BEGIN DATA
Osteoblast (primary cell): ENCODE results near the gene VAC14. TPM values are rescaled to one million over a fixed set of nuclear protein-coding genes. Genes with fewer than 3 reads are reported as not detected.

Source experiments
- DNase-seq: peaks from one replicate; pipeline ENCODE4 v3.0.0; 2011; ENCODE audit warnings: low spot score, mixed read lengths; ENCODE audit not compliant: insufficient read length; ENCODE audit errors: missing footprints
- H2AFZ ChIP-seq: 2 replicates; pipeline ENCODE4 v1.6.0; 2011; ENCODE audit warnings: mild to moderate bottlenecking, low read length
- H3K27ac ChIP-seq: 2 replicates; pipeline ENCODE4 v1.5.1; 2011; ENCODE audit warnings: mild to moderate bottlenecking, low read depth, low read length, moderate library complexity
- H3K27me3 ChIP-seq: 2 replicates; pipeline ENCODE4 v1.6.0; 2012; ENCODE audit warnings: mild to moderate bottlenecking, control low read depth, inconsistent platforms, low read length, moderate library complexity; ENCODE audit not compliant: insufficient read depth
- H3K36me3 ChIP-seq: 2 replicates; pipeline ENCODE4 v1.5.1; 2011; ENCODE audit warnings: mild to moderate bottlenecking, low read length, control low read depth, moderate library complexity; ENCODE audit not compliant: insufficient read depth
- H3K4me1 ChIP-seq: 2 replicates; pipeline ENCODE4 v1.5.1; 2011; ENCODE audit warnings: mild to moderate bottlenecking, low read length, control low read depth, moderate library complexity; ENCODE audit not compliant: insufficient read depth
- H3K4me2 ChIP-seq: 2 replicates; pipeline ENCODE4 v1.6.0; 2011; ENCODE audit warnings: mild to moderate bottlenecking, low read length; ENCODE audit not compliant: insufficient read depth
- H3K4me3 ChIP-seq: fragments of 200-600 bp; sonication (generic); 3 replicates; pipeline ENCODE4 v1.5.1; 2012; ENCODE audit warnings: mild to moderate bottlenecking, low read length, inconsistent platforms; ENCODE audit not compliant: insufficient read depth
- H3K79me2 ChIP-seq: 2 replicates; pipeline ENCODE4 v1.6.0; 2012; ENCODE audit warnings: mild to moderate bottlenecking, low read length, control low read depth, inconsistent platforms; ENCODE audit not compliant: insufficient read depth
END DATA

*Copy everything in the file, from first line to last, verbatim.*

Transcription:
Osteoblast (primary cell): ENCODE results near the gene VAC14. TPM values are rescaled to one million over a fixed set of nuclear protein-coding genes. Genes with fewer than 3 reads are reported as not detected.

Source experiments
- DNase-seq: peaks from one replicate; pipeline ENCODE4 v3.0.0; 2011; ENCODE audit warnings: low spot score, mixed read lengths; ENCODE audit not compliant: insufficient read length; ENCODE audit errors: missing footprints
- H2AFZ ChIP-seq: 2 replicates; pipeline ENCODE4 v1.6.0; 2011; ENCODE audit warnings: mild to moderate bottlenecking, low read length
- H3K27ac ChIP-seq: 2 replicates; pipeline ENCODE4 v1.5.1; 2011; ENCODE audit warnings: mild to moderate bottlenecking, low read depth, low read length, moderate library complexity
- H3K27me3 ChIP-seq: 2 replicates; pipeline ENCODE4 v1.6.0; 2012; ENCODE audit warnings: mild to moderate bottlenecking, control low read depth, inconsistent platforms, low read length, moderate library complexity; ENCODE audit not compliant: insufficient read depth
- H3K36me3 ChIP-seq: 2 replicates; pipeline ENCODE4 v1.5.1; 2011; ENCODE audit warnings: mild to moderate bottlenecking, low read length, control low read depth, moderate library complexity; ENCODE audit not compliant: insufficient read depth
- H3K4me1 ChIP-seq: 2 replicates; pipeline ENCODE4 v1.5.1; 2011; ENCODE audit warnings: mild to moderate bottlenecking, low read length, control low read depth, moderate library complexity; ENCODE audit not compliant: insufficient read depth
- H3K4me2 ChIP-seq: 2 replicates; pipeline ENCODE4 v1.6.0; 2011; ENCODE audit warnings: mild to moderate bottlenecking, low read length; ENCODE audit not compliant: insufficient read depth
- H3K4me3 ChIP-seq: fragments of 200-600 bp; sonication (generic); 3 replicates; pipeline ENCODE4 v1.5.1; 2012; ENCODE audit warnings: mild to moderate bottlenecking, low read length, inconsistent platforms; ENCODE audit not compliant: insufficient read depth
- H3K79me2 ChIP-seq: 2 replicates; pipeline ENCODE4 v1.6.0; 2012; ENCODE audit warnings: mild to moderate bottlenecking, low read length, control low read depth, inconsistent platforms; ENCODE audit not compliant: insufficient read depth